baking bread

by Lauren Bravo

For even the most hands-on of foodies, baking bread can still be a scary prospect. But it doesn’t need to be! To get you started, here are the easiest breads on the block…

Flatbread

As getting a good rise is often the most daunting prospect of breadmaking, try taking yeast out of the equation altogether with a bread that’s intentionally flat as a pancake. There are thousands of centuries-old variations on flatbread recipes from across the world, but they start as simple as: flour, water, a pinch of salt and a little olive oil.

Jamie’s super-quick Navajo flatbreads are a perfect place to start; fluffy-centred and hot from the griddle, they’re perfect for mopping up curries, soups, dips or even a hearty breakfast.

Soda bread

Legendary cookery writer Elizabeth David believed, “everyone who cooks, in however limited a way, should know how to make a loaf of soda bread.” Fans of this Irish favourite’s dense, cakey texture and nutty flavour will agree.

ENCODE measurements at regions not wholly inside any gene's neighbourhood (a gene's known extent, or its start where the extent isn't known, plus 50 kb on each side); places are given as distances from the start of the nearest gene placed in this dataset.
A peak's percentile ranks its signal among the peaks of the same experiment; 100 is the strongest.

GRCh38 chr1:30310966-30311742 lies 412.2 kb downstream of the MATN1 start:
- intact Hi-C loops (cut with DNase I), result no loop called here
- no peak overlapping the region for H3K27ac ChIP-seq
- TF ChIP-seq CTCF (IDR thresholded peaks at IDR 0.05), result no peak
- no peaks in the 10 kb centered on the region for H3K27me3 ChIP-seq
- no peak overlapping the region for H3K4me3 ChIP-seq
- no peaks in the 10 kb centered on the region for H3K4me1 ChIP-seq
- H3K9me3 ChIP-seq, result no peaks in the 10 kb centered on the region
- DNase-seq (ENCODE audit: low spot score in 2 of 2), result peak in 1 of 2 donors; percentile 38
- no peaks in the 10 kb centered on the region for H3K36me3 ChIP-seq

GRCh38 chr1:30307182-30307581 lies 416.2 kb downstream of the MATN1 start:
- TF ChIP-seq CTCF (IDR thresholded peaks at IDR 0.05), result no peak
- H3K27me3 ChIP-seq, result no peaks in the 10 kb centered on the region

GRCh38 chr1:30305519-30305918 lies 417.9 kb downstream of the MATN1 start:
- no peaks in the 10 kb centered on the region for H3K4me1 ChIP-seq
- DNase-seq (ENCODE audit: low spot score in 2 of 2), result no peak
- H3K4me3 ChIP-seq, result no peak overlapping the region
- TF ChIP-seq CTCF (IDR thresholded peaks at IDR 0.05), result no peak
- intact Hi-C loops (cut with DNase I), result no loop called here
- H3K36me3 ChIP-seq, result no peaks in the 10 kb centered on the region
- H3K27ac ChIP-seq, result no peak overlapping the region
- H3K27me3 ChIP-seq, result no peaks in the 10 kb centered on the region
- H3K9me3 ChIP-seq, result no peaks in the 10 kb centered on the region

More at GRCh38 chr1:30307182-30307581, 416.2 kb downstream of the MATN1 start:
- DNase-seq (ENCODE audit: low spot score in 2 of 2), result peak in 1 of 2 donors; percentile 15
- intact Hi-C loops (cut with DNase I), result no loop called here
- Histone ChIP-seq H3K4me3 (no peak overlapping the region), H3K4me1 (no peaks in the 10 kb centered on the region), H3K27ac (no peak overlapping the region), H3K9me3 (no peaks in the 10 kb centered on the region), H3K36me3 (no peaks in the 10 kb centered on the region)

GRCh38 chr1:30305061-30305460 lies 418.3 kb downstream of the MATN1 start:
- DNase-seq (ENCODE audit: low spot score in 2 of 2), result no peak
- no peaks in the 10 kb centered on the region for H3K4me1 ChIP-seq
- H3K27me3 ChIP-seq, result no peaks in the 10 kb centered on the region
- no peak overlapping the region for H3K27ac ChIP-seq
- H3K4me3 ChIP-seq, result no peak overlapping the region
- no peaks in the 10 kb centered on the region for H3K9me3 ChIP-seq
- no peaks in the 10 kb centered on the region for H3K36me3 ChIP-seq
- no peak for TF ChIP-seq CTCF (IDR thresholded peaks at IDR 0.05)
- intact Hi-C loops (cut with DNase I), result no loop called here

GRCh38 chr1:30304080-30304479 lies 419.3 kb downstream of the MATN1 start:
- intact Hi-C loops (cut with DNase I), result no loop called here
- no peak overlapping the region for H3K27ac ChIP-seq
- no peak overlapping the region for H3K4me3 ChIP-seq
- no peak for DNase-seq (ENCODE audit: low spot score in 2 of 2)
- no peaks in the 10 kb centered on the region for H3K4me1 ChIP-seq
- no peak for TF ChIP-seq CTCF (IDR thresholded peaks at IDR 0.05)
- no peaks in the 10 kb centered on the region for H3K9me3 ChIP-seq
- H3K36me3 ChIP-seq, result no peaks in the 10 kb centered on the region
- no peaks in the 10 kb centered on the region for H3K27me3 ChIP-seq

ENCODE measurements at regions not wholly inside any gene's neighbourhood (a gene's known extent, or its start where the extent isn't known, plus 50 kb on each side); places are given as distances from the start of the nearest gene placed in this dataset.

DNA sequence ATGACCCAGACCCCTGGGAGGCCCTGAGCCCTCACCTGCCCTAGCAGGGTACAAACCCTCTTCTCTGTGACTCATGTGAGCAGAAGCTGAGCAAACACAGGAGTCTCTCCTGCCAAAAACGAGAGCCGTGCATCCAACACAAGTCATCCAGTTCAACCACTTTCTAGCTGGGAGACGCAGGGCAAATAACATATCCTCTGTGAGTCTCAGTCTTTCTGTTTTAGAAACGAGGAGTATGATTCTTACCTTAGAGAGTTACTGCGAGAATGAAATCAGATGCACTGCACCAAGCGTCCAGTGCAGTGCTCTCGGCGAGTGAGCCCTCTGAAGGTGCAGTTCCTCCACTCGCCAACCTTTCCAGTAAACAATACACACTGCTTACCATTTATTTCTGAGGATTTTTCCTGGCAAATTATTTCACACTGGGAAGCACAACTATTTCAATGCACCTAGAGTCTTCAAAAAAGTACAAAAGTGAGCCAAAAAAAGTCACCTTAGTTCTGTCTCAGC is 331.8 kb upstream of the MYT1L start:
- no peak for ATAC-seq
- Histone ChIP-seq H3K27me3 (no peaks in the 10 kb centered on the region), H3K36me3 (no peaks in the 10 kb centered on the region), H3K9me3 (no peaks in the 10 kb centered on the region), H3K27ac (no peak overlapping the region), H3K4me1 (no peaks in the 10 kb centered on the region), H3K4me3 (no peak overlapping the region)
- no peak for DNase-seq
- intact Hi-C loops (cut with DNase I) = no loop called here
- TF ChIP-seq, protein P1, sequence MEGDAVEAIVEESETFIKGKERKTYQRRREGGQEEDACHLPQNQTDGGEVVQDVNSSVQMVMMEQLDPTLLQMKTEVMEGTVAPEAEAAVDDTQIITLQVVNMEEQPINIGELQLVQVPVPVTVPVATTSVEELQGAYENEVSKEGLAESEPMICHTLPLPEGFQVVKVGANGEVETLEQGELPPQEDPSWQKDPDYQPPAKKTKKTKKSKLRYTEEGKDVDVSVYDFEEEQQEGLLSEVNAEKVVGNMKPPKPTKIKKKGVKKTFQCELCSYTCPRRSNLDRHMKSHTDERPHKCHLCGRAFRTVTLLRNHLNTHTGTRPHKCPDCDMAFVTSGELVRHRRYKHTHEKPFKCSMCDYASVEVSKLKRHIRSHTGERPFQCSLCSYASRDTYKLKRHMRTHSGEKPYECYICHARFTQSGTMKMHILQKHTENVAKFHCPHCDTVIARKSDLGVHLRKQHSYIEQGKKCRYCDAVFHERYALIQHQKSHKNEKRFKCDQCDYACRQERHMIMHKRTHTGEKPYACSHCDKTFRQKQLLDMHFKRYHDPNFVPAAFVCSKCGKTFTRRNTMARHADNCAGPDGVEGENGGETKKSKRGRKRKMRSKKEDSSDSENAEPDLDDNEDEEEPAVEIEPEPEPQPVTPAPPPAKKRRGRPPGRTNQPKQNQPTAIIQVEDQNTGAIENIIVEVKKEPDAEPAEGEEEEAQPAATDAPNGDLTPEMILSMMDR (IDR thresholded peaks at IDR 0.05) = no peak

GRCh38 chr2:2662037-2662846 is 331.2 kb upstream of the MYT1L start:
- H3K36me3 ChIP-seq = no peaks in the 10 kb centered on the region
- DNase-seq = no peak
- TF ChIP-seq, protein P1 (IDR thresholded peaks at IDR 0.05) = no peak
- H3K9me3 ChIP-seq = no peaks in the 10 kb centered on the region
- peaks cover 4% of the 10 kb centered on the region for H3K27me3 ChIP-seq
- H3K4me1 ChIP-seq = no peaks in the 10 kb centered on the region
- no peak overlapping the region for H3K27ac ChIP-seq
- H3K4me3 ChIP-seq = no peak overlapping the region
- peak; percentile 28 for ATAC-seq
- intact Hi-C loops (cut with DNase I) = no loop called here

Using bicarbonate of soda and buttermilk as a raising agent instead of yeast also makes soda bread one of the speediest, easiest loaves around. With no need for kneading or proving it’s the perfect choice for impatient bakers, and will be ready before you can say, “pass the butter.” Spread liberally and enjoy.

Cornbread

Another ‘quick bread’ that’s great for rookie bakers to rustle up, cornbread is a soul food staple in southern America. Made with cornmeal and leavened with baking powder, it has a sweetness and rustic crumb structure almost like a sponge cake (who said you couldn’t have cake for dinner?), and a glorious bright yellow colour that will cheer up any table.

Pair it with heat and strong flavours, as in Jamie’s chilli cheese cornbread recipe, and let the compliments roll in.

A basic loaf

The fuss-free alternatives are all very well, but we still say nothing beats a proper crusty loaf, fresh from the oven.

So roll up your sleeves and give it a try! Follow clear, step-by-step instructions like Jamie’s basic bread recipe, allow yourself plenty of time for proving the dough in a warm, dry spot, and release any pent-up energy with some enthusiastic kneading.

There aren’t many bad days and bad moods that can’t be improved by pummelling a good dough for five minutes. And tucking into the results afterwards, of course. 


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baking, bread

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